By Catherine Epstein, Living Lotus Group
Here’s my story about Compassion.
I had been having some difficulty with a family member recently and was struggling with how to resolve it.
Sometimes, life has a funny way of giving you the answers, even when you don’t know what the question is.
The other day, during meditation, I was clearly “shown” her point of view…from her perspective. It made me take a pause and realize that we sometimes have no idea of the struggles of another – we are all wrestling with our own patterning and our own stuff- that we neglect to see the bigger picture.
Once I realized the source of her pain and the depth of her perspective, I softened. What hit me so deeply was that I was so mired in being not at fault, that I completely glossed over her side of the story. Ego is a tricky thing, and can sometimes lead us down a rocky road. Unless we are willing to own up, and put on our big girl pants- admit our faults and vulnerabilities, we can find ourselves deep in the cavern of psychological abyss. In this cavern, lies the shadows of parts of us that we aren’t willing to face. Projecting it onto another, it becomes easier to point fingers and say, “she did this horrible thing to me.” On the other hand, deep within this cavern lies the opportunity to face our shadow, and even come into acceptance with it.
Until I became willing to own up to my part and acknowledge how my actions and re-actions furthered the mis-understandings; we were both staying stuck in our “hands on the hips, it’s not my fault” stance.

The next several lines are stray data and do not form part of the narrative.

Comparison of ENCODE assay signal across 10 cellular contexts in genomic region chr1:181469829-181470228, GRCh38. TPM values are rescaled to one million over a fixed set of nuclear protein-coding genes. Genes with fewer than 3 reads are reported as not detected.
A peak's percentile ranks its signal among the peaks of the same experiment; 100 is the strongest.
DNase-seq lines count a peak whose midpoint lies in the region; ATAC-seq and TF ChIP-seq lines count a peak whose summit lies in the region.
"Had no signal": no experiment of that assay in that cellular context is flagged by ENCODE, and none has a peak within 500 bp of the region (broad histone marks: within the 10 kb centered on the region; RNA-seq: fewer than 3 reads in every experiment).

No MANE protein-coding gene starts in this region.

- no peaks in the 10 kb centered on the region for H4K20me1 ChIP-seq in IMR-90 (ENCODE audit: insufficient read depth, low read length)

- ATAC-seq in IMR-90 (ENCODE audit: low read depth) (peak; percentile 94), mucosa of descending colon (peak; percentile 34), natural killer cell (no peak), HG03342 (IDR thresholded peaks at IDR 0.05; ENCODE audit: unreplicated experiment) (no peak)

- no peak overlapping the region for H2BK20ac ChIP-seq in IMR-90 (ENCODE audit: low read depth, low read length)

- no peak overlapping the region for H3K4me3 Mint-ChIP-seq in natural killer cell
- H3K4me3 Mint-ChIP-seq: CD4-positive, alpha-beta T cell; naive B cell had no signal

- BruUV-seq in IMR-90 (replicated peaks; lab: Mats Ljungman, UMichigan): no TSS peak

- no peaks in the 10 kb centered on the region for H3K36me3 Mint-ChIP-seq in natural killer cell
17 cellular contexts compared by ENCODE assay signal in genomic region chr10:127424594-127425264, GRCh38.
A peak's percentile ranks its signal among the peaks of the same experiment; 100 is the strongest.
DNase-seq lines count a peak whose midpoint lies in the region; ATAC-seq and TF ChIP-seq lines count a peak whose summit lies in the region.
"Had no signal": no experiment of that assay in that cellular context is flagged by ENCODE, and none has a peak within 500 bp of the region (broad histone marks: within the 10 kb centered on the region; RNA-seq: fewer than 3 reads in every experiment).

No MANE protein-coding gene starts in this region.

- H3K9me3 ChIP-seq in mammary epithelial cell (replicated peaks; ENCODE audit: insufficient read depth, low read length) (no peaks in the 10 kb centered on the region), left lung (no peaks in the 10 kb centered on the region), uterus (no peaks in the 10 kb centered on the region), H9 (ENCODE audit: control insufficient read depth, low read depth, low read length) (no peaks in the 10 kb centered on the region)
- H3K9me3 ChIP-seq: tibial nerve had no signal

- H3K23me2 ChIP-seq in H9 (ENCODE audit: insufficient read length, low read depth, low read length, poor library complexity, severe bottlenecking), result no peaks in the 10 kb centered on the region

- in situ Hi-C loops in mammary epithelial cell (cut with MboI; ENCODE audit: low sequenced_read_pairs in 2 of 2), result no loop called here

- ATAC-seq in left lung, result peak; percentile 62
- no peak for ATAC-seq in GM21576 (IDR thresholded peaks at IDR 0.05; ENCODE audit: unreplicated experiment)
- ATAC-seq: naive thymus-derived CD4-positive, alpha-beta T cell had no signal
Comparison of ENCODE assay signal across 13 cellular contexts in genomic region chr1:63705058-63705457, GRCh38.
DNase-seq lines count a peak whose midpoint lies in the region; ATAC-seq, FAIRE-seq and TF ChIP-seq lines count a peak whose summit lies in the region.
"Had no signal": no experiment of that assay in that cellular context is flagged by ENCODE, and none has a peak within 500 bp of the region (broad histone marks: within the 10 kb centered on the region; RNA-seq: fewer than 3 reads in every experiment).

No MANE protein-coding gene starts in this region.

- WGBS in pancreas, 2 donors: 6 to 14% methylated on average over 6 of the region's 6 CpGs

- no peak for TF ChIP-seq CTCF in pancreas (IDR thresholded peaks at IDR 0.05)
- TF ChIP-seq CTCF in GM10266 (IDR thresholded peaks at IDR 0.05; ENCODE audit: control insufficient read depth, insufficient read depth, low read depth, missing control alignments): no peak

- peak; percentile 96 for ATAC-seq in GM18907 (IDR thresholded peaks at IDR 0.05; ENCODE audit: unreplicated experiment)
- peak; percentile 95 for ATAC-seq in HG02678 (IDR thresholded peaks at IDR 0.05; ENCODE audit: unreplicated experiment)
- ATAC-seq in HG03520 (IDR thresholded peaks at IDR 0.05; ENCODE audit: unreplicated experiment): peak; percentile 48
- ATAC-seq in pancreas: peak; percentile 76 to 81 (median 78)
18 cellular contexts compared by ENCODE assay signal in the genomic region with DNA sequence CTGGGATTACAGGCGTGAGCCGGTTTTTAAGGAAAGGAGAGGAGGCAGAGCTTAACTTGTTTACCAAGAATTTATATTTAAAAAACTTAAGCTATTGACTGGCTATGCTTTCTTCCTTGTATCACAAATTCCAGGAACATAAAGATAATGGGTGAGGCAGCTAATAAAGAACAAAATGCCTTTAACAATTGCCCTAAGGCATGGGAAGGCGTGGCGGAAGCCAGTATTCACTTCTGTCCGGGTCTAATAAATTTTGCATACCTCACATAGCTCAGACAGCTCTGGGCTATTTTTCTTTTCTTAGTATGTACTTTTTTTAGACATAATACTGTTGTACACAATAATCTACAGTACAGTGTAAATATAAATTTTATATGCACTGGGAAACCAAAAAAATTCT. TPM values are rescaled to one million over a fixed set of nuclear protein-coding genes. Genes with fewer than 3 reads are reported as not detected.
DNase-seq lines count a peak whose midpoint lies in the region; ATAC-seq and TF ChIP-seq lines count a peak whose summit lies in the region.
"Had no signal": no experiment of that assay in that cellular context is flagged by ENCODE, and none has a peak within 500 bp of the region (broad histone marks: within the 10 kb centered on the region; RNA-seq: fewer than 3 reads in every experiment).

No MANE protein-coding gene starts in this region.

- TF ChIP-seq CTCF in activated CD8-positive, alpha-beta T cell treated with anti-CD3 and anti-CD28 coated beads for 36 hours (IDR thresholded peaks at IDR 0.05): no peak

The day after my meditation, I sent her a text that I wanted to speak with her. She tersely replied, “sure.” The beginning of the call, I could sense her mistrust of how this was going to play out. When I opened up to her, and shared my experience in the meditation, and I said that I had found compassion for her situation- it was as if the whole world shifted!
What a dynamic and fluid energy came to play in the dance of this human existence! It was like we were suddenly released from playing out these roles and this drama- and became as one energy, playing to the same tune. Then came tears of understanding and forgiveness, as we were able to recognize the struggles and perspective of the other. Then there was lightness and we were able to diffuse any remaining angst, with more compassion and even humor.
All I can say, is that without my daily routine of “going within,” this episode of familial upset, might have had a different ending. I’m very grateful for the time I take each day for my “sit.”
Compassion- it does a body good.
If you are curious about how to develop a meditation practice,
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